talk to us

Talk to us

Talk to us

Call us at :+91 960 622 2779

Or, let us contact you


Please enter the name

Please enter the company

Please enter the email

Please enter the phone

Please enter the location

Please select an option

Please enter the details

Please verify captcha

May 25, 2021

Reason(s) for the disconnect between the designer and a user

Blogs author avatar

Posted by:
Akshat Saxena

UX UI Designer in Bangalore

We all might have come across a product or a service that gives us a tough time in understanding it or working on it. Every user must have felt frustrated at some point in time using the product, but we tend to move ahead by learning from our past experiences.

But this is only a single side of a story and there's another side too of it, which includes a team of designers doing their research, validating assumptions, collecting user feedback, testing the product, and working on all the checklists of designing to make the product user friendly and stand out in the market.

But what leads to the gap between a UX UI Designer in Bangalore and a user? Let's discuss on few factors on the same.

So the first point which is important in designing a product is understanding the product's Accessibility and Usability.

1. Understanding Accessibility and Usability

A design is only useful if it's accessible to the user: any user, anywhere, anytime. Accessibility is all about people. It is essentially the practice of ensuring your product is as usable by a wide group as possible, whereas usability is more focused on the goal or task effectiveness. Usability is about addressing general user needs, usability is NOT about the specific needs of people with disabilities. The thing is, one can't exist without the other

Researchers are focused so much on usability, but if what they've designed isn't even accessible, then there's no point in even considering usability.

Basic characteristics that are to be kept in mind for Accessibility and Usability are-

I. Accessibility- The interface should be navigable by any user, regardless of technology familiarity or disability, for example, someone with color blindness or physical impairment.

II. Usability - The interface should be easily understandable so that a new user will have no trouble completing common tasks.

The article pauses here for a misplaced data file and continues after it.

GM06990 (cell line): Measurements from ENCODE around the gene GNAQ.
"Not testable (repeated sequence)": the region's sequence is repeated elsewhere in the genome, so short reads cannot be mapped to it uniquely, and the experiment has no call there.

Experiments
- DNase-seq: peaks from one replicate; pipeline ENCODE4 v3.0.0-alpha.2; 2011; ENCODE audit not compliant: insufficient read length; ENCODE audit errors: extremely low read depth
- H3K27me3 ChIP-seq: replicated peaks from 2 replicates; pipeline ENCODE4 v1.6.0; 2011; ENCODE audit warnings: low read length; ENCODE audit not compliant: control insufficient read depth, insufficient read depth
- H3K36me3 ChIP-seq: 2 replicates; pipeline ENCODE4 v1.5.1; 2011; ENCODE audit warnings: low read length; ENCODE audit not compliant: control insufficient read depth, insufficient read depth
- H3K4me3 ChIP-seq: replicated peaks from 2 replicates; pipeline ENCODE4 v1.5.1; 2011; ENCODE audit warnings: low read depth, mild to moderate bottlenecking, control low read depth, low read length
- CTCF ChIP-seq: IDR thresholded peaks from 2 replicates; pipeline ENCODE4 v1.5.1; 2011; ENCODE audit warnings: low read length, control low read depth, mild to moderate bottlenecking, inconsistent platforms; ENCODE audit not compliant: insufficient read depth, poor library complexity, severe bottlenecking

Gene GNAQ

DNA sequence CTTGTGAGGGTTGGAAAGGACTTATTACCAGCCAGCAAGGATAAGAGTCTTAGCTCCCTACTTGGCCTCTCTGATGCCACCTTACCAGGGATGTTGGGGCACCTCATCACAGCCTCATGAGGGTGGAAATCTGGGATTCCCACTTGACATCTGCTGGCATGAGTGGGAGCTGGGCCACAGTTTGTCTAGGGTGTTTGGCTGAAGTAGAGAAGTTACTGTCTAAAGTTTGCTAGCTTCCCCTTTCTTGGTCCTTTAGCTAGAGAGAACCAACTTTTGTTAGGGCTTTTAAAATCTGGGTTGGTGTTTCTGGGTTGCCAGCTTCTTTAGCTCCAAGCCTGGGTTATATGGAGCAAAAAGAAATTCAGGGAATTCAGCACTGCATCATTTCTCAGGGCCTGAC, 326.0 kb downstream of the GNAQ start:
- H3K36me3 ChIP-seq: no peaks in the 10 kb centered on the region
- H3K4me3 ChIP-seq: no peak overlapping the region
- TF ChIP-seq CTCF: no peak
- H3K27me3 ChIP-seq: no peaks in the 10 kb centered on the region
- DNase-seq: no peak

To understand the point better we have the Amazon webpage as an example-

UX UI Designer

Amazon is a perfect example of an accessible website for several reasons.

First, the point of accessibility of website is marked by its desktop version. The desktop version of the site is optimized for both tablets and desktop screens. The layout is flexible and adjusts automatically as the screen size is reduced. For mobile, there is an explicit version of the site with a clean interface, less clutter, and a clear hierarchy of the content.

Amazon is actively concerned with its accessibility. On their website, they state: "We're always looking for ways to improve the usability of the site for our customers, including those with disabilities." For screen readers, they specifically recommend their mobile site with a cleaner presentation of the content.

Moving forward to the next point of our topic.

2. The Error messages

Nothing frustrates your users more than the repetitive failed attempts while performing a task and getting stuck during the process. We are naturally curious and we seek answers for everything that happens to us, failing to ends up in confusion and dissatisfaction.

Hence, Creating the simplest website error message is important for an excellent user experience.

Accessibility of Website

For a satisfactory user experience, error messages should have well-defined what, why, and how.

I. What was the problem?

Use plain language to help them to understand the error and avoid unnecessary technical jargon. Don't use unhelpful error codes.

II. Why did it happen?

Explain to them why the error occurred.

III. How to fix it?

Always provide them with an option to get it fixed in a simple language.

To understand the above points further we have some examples-


best UX UI Designer in Bangalore